It’s a landlords’ rental market across Australia. Here are four tips for negotiating what you pay

Australia’s already-tight rental market is squeezing further – and if you’ve got a good deal, you’d better hold on tight.

Trying to find a new rental in the current market is tough.

SQM Research data shows national vacancy rates decreased 1 per cent in January as the total number of rental vacancies Australia-wide now stands at 31,592 residential properties, a decrease from 39,568 residential properties recorded in December.

Renting is also getting more expensive.

Over the year to February 12, national rents rose by 17.4 per cent, and rents being asked in capital cities rose 24.7 per cent. At time of writing, the national median weekly asking rent for a dwelling is $562 per week.

Sydney recorded the highest weekly rent for a house at $913 per week, while Adelaide units offer the best rental affordability of all capital cities at $401 per week.

With everything happening in the rental market, it’s understandable that renters will be approaching the end of their lease periods with more anxiety this year.

After all, landlords currently command the market.

“It’s extraordinarily difficult for renters of all persuasions, there’s far more renters than rental stock at this point in time,” SQM Research managing director Louis Christopher said.

Mr Christopher said while the market hasn’t seen this “extreme” level of demand since the 1970s, the market will eventually balance itself out.

In the meantime, renters wishing to hold on to their current living situation may have some tough conversations ahead.

Here are four expert tips on how to negotiate your rent if your lease period is up.

1. Do your research

Rents are going up all over the place. What are the weekly rents being advertised for properties similar to yours?

Mr Christopher said while doing this research will give you an idea of how much rents have risen lately for similar properties, it will also come in handy when rents eventually fall.

“There will come a time when rents will fall and tenants should also be aware of that situation too,” he said.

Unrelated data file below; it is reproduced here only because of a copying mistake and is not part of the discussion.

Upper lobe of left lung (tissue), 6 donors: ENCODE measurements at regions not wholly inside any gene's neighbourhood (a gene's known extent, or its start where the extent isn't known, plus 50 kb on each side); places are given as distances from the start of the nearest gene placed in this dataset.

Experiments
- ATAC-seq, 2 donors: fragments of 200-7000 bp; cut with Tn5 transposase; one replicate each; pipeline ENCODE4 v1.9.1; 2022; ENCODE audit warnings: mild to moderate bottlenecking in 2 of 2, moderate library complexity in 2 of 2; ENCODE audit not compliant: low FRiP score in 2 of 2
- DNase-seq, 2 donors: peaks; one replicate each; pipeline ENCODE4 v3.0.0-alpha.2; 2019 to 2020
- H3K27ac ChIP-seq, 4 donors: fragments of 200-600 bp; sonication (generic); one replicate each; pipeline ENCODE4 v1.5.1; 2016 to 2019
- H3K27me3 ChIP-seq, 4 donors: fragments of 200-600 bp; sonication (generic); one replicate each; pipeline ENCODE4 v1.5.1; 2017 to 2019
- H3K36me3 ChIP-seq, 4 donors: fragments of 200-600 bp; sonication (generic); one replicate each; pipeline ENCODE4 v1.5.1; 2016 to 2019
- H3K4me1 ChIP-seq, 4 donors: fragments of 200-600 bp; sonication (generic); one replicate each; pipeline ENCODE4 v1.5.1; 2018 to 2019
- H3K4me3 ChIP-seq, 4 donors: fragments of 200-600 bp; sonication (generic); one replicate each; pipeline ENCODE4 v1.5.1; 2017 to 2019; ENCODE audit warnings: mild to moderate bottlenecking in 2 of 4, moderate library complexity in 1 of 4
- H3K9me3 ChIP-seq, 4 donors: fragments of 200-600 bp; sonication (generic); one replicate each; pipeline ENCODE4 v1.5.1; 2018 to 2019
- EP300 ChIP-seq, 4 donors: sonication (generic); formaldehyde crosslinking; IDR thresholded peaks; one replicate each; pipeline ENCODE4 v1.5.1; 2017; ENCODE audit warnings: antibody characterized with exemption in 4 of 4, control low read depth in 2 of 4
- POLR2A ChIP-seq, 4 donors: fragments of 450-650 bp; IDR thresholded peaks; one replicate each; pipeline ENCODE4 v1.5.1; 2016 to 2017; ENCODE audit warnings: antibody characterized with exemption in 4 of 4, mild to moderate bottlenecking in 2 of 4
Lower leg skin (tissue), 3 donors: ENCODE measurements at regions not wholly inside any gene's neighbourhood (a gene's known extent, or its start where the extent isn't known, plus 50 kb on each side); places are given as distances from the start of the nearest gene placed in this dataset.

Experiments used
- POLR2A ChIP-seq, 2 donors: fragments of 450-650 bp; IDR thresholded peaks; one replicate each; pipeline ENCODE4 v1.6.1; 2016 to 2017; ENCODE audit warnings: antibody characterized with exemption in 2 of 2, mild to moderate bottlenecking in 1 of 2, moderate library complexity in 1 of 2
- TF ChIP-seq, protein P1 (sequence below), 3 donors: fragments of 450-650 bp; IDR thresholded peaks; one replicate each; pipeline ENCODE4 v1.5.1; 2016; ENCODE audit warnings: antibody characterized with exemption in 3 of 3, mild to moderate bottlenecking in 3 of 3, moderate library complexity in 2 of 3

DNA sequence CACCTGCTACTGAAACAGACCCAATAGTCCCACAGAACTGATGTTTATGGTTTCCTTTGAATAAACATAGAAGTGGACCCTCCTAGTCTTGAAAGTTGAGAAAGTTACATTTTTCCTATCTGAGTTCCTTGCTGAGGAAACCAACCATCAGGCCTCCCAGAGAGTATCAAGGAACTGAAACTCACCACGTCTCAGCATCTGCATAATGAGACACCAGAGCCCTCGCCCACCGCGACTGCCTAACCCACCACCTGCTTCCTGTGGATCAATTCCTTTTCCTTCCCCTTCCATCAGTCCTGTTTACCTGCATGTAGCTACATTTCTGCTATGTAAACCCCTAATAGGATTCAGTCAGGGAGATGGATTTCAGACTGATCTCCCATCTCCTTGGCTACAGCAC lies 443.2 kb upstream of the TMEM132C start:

“Because then they’ll be in a better stand to negotiate, and what goes around comes around eventually, that’s just the way of the rental market.”

You should also take note of your rights and obligations.

These vary between states and territories, but generally include your landlord not being able to demand a rent increase in the midst of a 12-month lease.

However, once the lease period is over, landlords have the upper hand and are able to demand rent increases.

With landlords currently having their pick of potential tenants, new lease negotiations can easily become a take-it-or-leave-it situation, Better Renting executive director Joel Dignam said.

As far as obligations on renters go, the key ones include paying rent on time, and keeping the property clean and in good repair.

Renters that meet these basic obligations may find themselves with a bit more leniency in negotiations; after all, it might make sense for a landlord to stick with a renter they know and trust rather than take a risk on someone new, even if they’re willing to pay more.

2. Don’t be afraid to take the lead

If you feel prepared to get the ball rolling on new lease negotiations, there’s no reason you can’t reach out before your lease period is up.

“I think tenants could be more proactive and reach out to the landlord or the landlord’s agent … to kickstart the conversation,” Mr Christopher said.

“There’s no reason why one can’t come to an agreement before the [lease period] is over.”

Pay Rent Note On Calendar

Renting is getting tougher and tougher in Australia. Photo: Getty

3. Avoid third-parties

Mr Dignam said you should try negotiating directly with a landlord rather than through a third-party like a real estate agent, as the latter may have a vested interest in you paying more weekly rent.

He said most agents charge fees of a percentage of the weekly rent, so if weekly rent goes up, they’ll make more money.

They can also stand to get a payout if a tenant moves out; not only will they be able to increase the rent, an agent also gets to re-advertise the property, which means they’ll often get a relocation fee of up to two weeks of rent.

“We definitely hear about rent increases that aren’t coming from the landlord, but they’re really being initiated by the real estate agencies who have quite a bit of self-interest in having higher rents,” he said.

“Sometimes the landlord isn’t even aware of what’s been going on.

“If you can speak to the landlord, that is probably worthwhile to try.”

4. Know your limits

If you’ve got a good property, you might be willing to splash the cash in an effort to keep it.

But be mindful of what you can actually afford.

Mr Dignam said the general rule for those whose income puts them in the bottom two income quintiles is to not spend more than 30 per cent of your income on rent.

“If you’re spending more than 30 per cent of your income on rent, you’re going to be very stressed because you won’t actually have enough time to afford other things that you need to live,” he said.

“If your income is higher, then you can afford to spend more on rent and still have enough left over, but it’s still a good rule of thumb.”

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